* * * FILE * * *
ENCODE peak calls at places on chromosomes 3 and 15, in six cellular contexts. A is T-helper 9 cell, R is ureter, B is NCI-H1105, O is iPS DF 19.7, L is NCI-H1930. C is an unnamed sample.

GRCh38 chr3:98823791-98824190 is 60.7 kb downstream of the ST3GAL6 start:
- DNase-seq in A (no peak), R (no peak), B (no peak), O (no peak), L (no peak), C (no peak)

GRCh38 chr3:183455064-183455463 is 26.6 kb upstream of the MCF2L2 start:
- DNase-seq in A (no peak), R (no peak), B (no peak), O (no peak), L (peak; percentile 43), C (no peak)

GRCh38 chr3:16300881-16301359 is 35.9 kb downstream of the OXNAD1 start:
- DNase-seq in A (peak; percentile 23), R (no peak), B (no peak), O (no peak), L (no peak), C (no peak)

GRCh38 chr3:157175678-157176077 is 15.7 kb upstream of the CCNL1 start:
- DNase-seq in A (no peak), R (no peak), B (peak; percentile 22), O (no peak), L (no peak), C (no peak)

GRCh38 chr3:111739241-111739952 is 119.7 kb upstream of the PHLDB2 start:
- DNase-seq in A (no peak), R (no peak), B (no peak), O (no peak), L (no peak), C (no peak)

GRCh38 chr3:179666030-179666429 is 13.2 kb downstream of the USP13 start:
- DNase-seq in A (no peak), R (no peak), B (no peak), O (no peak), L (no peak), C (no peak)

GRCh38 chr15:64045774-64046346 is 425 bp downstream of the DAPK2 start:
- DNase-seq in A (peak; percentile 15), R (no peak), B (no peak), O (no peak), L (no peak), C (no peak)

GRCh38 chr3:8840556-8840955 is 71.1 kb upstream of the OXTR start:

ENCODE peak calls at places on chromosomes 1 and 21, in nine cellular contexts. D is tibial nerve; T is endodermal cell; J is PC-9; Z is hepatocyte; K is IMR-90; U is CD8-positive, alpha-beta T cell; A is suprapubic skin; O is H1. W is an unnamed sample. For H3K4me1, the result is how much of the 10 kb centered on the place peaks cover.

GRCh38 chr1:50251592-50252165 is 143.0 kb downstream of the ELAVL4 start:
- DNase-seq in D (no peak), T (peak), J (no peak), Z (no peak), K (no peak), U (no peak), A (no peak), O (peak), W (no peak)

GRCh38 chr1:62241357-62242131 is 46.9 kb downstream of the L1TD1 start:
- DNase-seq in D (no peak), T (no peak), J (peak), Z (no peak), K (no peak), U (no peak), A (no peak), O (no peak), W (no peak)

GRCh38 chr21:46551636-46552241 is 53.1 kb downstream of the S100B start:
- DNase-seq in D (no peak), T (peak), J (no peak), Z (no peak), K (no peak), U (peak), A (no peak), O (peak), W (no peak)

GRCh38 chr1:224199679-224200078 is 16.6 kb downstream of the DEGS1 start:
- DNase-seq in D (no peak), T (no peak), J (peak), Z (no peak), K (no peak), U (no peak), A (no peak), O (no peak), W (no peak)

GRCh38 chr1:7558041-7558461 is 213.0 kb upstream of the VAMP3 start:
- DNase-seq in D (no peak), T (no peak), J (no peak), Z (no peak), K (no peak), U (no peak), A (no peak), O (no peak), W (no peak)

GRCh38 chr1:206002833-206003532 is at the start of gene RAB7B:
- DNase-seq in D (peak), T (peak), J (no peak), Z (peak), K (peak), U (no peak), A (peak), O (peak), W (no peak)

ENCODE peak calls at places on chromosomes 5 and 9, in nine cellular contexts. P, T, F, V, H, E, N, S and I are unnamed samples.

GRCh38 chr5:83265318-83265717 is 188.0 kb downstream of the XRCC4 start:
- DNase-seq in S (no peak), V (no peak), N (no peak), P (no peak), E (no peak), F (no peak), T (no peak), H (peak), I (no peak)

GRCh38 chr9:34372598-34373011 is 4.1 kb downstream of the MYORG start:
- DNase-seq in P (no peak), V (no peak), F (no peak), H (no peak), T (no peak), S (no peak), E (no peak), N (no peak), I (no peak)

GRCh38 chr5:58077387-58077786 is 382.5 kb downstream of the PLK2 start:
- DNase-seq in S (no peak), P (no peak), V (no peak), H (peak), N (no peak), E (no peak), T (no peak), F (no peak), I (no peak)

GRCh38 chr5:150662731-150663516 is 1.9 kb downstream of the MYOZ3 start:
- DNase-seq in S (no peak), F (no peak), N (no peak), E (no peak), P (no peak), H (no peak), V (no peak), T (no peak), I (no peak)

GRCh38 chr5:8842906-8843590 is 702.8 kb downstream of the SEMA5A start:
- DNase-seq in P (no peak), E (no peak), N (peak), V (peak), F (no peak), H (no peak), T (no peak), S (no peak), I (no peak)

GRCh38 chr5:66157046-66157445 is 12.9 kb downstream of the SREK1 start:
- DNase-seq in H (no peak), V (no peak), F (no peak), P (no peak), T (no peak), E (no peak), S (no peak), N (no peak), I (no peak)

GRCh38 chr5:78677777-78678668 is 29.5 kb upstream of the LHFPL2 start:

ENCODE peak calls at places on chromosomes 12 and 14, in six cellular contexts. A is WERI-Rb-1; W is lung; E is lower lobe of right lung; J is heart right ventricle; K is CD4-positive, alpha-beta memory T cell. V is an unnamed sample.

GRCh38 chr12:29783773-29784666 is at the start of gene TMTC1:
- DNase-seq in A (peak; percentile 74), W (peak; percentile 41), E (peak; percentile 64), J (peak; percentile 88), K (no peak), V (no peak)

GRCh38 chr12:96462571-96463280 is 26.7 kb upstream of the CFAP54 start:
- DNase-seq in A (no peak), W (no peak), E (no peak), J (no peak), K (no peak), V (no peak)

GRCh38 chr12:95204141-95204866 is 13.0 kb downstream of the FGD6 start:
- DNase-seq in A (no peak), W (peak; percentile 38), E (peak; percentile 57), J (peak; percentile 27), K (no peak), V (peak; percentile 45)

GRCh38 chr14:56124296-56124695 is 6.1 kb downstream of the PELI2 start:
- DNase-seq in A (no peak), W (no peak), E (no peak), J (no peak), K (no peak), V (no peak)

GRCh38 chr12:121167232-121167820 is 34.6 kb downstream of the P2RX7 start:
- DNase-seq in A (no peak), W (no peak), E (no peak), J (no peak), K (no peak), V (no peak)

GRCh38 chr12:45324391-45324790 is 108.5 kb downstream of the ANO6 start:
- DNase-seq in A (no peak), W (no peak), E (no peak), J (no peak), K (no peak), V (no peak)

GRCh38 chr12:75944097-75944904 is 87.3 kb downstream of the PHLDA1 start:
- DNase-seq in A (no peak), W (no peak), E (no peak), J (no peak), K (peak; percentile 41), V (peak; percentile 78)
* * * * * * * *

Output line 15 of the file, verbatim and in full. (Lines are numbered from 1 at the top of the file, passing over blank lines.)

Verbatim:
- DNase-seq in A (peak; percentile 15), R (no peak), B (no peak), O (no peak), L (no peak), C (no peak)